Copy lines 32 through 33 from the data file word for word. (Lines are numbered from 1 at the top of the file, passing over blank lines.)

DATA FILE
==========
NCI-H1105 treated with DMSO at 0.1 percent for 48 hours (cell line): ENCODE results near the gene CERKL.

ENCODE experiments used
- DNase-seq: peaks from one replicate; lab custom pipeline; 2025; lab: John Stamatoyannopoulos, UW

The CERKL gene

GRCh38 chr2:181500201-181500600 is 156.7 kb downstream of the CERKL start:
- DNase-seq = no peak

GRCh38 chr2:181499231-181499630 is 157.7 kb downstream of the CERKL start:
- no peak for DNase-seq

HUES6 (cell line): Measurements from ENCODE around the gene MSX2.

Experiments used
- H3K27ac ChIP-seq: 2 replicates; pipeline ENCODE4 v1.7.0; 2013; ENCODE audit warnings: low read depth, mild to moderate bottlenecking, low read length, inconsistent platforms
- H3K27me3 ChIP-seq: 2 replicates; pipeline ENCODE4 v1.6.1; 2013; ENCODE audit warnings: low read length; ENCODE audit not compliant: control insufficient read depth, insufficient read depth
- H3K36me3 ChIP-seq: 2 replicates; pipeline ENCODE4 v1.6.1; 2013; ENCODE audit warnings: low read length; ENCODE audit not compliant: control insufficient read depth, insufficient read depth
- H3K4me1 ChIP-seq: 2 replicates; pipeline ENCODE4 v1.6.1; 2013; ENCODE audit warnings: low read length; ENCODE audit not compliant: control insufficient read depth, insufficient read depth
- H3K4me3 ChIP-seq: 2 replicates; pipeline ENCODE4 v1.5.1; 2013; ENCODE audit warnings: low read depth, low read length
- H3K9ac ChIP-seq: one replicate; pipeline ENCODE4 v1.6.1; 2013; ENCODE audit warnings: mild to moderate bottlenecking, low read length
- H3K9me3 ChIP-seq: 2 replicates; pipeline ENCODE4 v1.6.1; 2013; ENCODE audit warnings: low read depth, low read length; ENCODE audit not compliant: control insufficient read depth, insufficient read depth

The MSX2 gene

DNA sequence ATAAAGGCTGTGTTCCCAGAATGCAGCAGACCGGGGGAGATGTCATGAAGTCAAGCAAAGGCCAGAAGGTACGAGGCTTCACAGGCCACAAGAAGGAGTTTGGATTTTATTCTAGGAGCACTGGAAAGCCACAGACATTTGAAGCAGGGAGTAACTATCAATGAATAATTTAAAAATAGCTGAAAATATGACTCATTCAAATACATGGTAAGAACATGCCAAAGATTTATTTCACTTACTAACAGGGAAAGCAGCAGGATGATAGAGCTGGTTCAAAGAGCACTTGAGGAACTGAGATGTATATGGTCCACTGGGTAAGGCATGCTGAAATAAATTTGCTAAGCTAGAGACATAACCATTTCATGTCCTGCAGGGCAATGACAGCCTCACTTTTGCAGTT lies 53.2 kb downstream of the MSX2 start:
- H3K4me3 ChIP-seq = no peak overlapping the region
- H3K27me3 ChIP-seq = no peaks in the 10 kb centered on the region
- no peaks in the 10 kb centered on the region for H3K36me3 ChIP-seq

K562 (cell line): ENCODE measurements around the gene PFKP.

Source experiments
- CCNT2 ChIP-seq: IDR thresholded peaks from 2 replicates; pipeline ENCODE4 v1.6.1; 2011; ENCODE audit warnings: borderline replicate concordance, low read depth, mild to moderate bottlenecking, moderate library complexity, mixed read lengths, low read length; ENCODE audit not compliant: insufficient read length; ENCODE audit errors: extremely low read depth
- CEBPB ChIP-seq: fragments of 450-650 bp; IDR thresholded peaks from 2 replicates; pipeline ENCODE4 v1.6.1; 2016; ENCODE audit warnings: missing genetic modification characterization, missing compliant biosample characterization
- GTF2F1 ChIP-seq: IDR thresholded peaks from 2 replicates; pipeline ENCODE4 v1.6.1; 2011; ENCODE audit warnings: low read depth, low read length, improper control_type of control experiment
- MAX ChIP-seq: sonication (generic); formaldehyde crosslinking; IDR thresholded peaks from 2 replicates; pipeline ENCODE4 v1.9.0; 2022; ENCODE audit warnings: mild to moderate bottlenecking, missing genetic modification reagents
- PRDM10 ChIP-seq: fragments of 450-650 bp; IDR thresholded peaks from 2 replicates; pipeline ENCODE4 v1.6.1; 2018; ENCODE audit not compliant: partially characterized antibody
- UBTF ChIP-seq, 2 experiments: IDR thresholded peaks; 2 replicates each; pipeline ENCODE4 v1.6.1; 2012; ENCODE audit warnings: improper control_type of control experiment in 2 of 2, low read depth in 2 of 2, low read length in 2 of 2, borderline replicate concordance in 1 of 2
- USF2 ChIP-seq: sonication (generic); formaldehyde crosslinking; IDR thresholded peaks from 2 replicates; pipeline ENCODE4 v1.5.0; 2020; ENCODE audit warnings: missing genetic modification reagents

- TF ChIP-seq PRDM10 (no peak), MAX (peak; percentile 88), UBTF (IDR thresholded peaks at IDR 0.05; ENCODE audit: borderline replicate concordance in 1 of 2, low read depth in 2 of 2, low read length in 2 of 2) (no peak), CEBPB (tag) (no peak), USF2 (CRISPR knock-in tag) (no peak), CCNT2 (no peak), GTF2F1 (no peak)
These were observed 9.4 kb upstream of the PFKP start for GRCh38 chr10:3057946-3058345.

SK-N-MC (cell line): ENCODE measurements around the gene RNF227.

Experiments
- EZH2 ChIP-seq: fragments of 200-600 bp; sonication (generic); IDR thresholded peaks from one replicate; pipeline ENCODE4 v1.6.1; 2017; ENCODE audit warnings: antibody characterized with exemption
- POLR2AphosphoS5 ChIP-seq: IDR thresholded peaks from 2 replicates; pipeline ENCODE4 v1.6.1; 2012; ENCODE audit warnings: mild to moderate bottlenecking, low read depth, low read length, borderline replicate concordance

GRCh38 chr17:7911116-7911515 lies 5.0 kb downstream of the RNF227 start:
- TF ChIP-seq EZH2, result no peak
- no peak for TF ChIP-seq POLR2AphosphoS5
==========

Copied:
- TF ChIP-seq PRDM10 (no peak), MAX (peak; percentile 88), UBTF (IDR thresholded peaks at IDR 0.05; ENCODE audit: borderline replicate concordance in 1 of 2, low read depth in 2 of 2, low read length in 2 of 2) (no peak), CEBPB (tag) (no peak), USF2 (CRISPR knock-in tag) (no peak), CCNT2 (no peak), GTF2F1 (no peak)
These were observed 9.4 kb upstream of the PFKP start for GRCh38 chr10:3057946-3058345.